In some mammals, female characteristics have been shown to depend, in part, on the intrauterine position during development of female fetuses relative to male fetuses. Females developing in close proximity to males show behavioral, physiological and life history characteristics that are masculinized. With the exception of one inconclusive study, nothing is known of the genetic basis of this phenomenon. In this paper, we reported an analysis of the quantitative genetic basis of masculinization, as indicated by the anogenital distance (AGD) at birth and weaning, in the rodent Octodon degus. Because AGD is related to weight, we included a genetic analysis of pup weight at birth and weaning. Pairwise correlations showed that AGD at birth varied negatively with litter size and parturition number but positively with weaning AGD, birth weight, dam AGD and percentage of males in the litter. AGD at weaning varied similarly except that it tended to vary positively with litter size. Genetic (co)variances of AGD at birth and weight at birth differed in females and males. In females, the best genetic model included substantial effects of direct additive, additive maternal and a negative additive genetic covariance between these two. In males, variances were small and there was difficulty in discriminating between additive maternal and common environmental variances. By weaning, genetic (co)variances had somewhat declined in weight and were not statistically significant in AGD in either sex. This paper showed the occurrence of both phenotypic and genetic components in masculinization with effects being greater in females.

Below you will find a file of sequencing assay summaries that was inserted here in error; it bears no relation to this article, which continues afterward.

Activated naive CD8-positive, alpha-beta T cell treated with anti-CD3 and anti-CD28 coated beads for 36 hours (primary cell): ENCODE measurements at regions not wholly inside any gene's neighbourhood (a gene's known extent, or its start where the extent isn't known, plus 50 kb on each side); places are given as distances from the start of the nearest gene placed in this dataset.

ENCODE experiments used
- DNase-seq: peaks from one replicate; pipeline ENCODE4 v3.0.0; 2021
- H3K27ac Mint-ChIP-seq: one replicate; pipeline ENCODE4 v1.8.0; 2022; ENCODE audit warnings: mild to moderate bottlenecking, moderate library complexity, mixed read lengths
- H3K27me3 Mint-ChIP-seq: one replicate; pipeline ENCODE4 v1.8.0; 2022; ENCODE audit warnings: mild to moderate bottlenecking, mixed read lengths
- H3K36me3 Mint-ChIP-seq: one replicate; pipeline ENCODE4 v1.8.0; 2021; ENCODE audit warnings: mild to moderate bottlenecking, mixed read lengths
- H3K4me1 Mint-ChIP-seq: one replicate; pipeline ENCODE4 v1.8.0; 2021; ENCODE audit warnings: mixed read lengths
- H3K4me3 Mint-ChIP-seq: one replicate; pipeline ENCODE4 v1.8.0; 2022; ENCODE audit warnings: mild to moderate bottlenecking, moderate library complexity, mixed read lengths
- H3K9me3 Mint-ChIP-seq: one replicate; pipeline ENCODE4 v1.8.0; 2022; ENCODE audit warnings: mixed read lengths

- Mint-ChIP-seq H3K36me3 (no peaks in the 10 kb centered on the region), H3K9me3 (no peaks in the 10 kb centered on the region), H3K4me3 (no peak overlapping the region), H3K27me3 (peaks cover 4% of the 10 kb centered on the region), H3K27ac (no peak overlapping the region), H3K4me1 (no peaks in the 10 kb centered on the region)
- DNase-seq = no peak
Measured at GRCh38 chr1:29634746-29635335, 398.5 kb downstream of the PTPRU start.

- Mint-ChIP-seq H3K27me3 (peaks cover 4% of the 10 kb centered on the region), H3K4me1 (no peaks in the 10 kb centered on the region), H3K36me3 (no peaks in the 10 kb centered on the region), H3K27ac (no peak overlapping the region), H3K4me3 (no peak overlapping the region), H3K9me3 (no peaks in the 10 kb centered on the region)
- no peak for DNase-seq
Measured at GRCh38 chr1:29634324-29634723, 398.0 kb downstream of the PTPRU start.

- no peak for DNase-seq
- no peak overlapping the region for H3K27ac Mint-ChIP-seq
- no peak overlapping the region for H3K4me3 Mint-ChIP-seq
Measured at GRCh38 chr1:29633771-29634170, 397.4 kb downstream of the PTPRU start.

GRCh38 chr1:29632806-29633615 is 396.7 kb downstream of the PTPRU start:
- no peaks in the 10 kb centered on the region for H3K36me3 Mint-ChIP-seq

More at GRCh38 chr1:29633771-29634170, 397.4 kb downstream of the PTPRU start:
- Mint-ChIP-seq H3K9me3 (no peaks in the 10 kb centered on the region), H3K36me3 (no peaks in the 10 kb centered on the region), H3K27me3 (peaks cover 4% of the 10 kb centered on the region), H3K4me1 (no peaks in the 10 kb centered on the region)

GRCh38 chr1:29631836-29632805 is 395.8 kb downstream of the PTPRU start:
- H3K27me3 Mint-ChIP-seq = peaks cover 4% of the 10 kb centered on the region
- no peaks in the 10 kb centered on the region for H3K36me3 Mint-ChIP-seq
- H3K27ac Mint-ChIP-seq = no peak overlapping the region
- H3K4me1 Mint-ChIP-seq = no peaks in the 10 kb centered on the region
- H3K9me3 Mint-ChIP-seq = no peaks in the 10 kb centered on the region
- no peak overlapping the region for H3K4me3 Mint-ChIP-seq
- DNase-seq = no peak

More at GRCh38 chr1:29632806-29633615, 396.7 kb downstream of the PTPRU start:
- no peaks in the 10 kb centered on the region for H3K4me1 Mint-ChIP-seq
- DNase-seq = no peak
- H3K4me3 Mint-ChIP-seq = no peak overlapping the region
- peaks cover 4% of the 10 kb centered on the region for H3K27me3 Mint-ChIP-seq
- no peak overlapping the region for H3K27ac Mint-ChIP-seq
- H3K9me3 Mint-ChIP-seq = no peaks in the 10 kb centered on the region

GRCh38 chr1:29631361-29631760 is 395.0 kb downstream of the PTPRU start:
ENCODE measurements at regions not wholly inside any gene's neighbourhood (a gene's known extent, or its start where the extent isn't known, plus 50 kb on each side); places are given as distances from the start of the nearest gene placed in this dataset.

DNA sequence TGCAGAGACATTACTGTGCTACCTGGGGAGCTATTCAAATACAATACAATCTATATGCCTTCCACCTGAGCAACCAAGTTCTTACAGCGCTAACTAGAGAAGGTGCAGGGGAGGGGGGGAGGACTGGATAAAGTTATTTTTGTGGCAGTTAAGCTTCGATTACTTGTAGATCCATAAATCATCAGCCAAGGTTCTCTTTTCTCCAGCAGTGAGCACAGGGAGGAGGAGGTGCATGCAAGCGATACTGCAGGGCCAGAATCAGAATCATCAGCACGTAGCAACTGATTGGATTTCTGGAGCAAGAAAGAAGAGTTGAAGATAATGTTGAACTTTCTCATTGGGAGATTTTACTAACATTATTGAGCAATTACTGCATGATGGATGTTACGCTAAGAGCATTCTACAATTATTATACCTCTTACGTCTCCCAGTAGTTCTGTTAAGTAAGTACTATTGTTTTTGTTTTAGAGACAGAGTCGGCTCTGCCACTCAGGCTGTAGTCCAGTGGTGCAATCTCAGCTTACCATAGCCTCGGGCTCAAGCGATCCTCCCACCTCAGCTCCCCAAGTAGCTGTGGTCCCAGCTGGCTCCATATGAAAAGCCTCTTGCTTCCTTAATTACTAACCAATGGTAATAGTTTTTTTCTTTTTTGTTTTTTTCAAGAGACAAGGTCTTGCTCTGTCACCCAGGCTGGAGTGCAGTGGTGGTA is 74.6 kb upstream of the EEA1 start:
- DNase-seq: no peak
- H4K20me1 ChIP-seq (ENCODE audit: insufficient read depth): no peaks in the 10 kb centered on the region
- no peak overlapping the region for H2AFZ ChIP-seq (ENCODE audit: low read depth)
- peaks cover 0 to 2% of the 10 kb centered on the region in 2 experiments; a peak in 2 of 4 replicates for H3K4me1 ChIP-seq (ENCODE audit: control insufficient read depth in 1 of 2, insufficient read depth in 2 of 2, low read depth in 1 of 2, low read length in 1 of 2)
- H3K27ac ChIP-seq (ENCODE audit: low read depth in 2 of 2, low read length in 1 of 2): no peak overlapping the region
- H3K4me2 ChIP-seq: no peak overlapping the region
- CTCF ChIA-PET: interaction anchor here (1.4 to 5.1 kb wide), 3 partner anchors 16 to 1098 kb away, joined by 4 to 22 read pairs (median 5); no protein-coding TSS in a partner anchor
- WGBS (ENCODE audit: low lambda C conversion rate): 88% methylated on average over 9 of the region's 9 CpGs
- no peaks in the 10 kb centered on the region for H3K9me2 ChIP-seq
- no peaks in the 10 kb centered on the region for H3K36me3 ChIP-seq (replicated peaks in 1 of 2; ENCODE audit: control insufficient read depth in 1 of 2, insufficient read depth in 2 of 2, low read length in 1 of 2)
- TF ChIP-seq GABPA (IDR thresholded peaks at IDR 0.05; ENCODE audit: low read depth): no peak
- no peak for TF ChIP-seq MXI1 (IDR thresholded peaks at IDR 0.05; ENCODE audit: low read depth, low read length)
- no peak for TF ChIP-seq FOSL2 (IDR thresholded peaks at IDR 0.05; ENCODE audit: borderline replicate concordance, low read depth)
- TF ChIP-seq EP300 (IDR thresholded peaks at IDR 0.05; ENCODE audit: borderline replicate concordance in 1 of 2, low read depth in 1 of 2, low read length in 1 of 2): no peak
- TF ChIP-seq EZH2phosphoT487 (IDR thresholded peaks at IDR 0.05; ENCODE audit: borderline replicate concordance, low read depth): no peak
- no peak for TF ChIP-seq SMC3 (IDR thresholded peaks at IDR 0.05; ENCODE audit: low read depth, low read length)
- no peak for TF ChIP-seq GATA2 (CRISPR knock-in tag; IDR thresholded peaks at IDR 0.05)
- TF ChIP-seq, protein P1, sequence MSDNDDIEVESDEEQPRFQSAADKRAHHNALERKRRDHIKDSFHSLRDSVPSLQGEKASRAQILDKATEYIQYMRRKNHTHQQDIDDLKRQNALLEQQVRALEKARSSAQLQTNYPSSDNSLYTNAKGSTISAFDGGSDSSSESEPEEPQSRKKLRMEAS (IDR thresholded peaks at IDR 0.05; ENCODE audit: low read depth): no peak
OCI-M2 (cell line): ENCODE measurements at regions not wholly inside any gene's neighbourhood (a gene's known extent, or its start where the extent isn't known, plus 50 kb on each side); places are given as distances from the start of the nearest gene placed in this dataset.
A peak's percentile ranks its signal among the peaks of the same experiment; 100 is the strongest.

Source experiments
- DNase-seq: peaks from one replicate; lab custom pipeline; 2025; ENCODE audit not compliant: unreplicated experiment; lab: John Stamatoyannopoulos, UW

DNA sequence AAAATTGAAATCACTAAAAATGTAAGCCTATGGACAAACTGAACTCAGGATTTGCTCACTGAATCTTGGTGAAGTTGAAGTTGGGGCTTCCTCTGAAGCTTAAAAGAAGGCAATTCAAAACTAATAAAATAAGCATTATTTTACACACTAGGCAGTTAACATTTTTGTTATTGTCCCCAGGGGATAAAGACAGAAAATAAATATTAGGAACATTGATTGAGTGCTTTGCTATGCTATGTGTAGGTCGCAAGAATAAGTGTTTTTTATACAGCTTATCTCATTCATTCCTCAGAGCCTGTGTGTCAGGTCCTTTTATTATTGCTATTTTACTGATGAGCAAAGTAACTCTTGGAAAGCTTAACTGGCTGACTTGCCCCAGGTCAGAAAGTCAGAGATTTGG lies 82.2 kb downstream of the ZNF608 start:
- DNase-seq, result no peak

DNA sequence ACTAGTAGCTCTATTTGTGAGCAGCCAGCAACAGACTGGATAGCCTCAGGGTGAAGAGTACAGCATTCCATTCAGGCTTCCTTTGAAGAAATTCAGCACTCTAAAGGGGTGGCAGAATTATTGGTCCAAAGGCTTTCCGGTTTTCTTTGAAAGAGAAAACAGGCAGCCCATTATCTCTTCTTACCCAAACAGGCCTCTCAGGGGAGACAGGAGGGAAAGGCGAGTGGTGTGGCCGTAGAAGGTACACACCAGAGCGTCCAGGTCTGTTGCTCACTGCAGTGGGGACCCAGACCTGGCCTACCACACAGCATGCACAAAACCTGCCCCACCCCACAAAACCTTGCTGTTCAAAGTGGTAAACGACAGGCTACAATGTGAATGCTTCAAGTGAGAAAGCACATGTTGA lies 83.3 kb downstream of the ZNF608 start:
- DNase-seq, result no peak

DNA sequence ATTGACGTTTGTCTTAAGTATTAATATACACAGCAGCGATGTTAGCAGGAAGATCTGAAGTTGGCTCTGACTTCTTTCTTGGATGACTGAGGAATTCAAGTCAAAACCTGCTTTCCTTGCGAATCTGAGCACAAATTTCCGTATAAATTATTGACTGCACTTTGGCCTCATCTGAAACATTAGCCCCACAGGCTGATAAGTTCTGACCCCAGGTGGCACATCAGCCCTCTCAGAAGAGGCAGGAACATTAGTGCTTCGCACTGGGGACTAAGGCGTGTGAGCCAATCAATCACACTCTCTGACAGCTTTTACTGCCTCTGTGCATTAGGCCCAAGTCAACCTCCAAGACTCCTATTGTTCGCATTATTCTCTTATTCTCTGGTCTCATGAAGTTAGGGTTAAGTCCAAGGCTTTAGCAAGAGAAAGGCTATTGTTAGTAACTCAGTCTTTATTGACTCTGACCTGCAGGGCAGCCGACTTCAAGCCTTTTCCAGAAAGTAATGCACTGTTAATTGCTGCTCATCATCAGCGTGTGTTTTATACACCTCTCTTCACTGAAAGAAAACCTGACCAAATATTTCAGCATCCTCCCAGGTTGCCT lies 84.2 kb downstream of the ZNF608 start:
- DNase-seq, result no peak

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Roff, D. A. (Creator), Wolak, M. E. (Creator), Correa, L. A. (Creator), Soto-Gamboa, M. (Creator) & Paton, G. (Other), Dryad Digital Repository, 6 Mar 2017